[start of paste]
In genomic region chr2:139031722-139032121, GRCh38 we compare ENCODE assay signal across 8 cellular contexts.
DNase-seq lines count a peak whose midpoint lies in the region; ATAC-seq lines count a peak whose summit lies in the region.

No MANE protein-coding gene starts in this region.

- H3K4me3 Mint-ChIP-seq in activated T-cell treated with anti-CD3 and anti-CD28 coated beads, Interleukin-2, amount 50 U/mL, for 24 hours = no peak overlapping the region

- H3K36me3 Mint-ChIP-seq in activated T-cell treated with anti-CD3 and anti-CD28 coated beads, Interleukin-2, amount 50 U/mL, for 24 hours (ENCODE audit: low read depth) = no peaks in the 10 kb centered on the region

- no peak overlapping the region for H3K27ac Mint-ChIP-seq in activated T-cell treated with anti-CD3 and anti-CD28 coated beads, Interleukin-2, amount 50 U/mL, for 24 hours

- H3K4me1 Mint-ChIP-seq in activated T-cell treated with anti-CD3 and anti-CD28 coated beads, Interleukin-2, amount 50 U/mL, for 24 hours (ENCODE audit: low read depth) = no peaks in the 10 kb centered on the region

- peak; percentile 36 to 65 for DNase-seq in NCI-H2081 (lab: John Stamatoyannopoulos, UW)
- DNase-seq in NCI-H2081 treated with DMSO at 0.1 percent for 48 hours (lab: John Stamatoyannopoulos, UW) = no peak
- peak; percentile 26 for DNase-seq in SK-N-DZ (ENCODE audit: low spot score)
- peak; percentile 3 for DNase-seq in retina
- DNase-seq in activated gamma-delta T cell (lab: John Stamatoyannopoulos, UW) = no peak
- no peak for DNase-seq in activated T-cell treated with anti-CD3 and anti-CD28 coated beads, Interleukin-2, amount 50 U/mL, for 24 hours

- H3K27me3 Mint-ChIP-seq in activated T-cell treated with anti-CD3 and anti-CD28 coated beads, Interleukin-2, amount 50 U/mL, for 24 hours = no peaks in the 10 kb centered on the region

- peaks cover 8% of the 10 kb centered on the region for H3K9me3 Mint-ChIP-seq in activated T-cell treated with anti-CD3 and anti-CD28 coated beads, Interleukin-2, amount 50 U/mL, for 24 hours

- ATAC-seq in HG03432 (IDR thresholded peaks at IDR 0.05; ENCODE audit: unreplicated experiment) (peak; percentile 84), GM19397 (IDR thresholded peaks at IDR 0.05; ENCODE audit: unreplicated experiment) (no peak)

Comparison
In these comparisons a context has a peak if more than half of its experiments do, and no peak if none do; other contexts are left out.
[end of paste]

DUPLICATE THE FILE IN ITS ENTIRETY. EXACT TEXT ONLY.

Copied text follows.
In genomic region chr2:139031722-139032121, GRCh38 we compare ENCODE assay signal across 8 cellular contexts.
DNase-seq lines count a peak whose midpoint lies in the region; ATAC-seq lines count a peak whose summit lies in the region.

No MANE protein-coding gene starts in this region.

- H3K4me3 Mint-ChIP-seq in activated T-cell treated with anti-CD3 and anti-CD28 coated beads, Interleukin-2, amount 50 U/mL, for 24 hours = no peak overlapping the region

- H3K36me3 Mint-ChIP-seq in activated T-cell treated with anti-CD3 and anti-CD28 coated beads, Interleukin-2, amount 50 U/mL, for 24 hours (ENCODE audit: low read depth) = no peaks in the 10 kb centered on the region

- no peak overlapping the region for H3K27ac Mint-ChIP-seq in activated T-cell treated with anti-CD3 and anti-CD28 coated beads, Interleukin-2, amount 50 U/mL, for 24 hours

- H3K4me1 Mint-ChIP-seq in activated T-cell treated with anti-CD3 and anti-CD28 coated beads, Interleukin-2, amount 50 U/mL, for 24 hours (ENCODE audit: low read depth) = no peaks in the 10 kb centered on the region

- peak; percentile 36 to 65 for DNase-seq in NCI-H2081 (lab: John Stamatoyannopoulos, UW)
- DNase-seq in NCI-H2081 treated with DMSO at 0.1 percent for 48 hours (lab: John Stamatoyannopoulos, UW) = no peak
- peak; percentile 26 for DNase-seq in SK-N-DZ (ENCODE audit: low spot score)
- peak; percentile 3 for DNase-seq in retina
- DNase-seq in activated gamma-delta T cell (lab: John Stamatoyannopoulos, UW) = no peak
- no peak for DNase-seq in activated T-cell treated with anti-CD3 and anti-CD28 coated beads, Interleukin-2, amount 50 U/mL, for 24 hours

- H3K27me3 Mint-ChIP-seq in activated T-cell treated with anti-CD3 and anti-CD28 coated beads, Interleukin-2, amount 50 U/mL, for 24 hours = no peaks in the 10 kb centered on the region

- peaks cover 8% of the 10 kb centered on the region for H3K9me3 Mint-ChIP-seq in activated T-cell treated with anti-CD3 and anti-CD28 coated beads, Interleukin-2, amount 50 U/mL, for 24 hours

- ATAC-seq in HG03432 (IDR thresholded peaks at IDR 0.05; ENCODE audit: unreplicated experiment) (peak; percentile 84), GM19397 (IDR thresholded peaks at IDR 0.05; ENCODE audit: unreplicated experiment) (no peak)

Comparison
In these comparisons a context has a peak if more than half of its experiments do, and no peak if none do; other contexts are left out.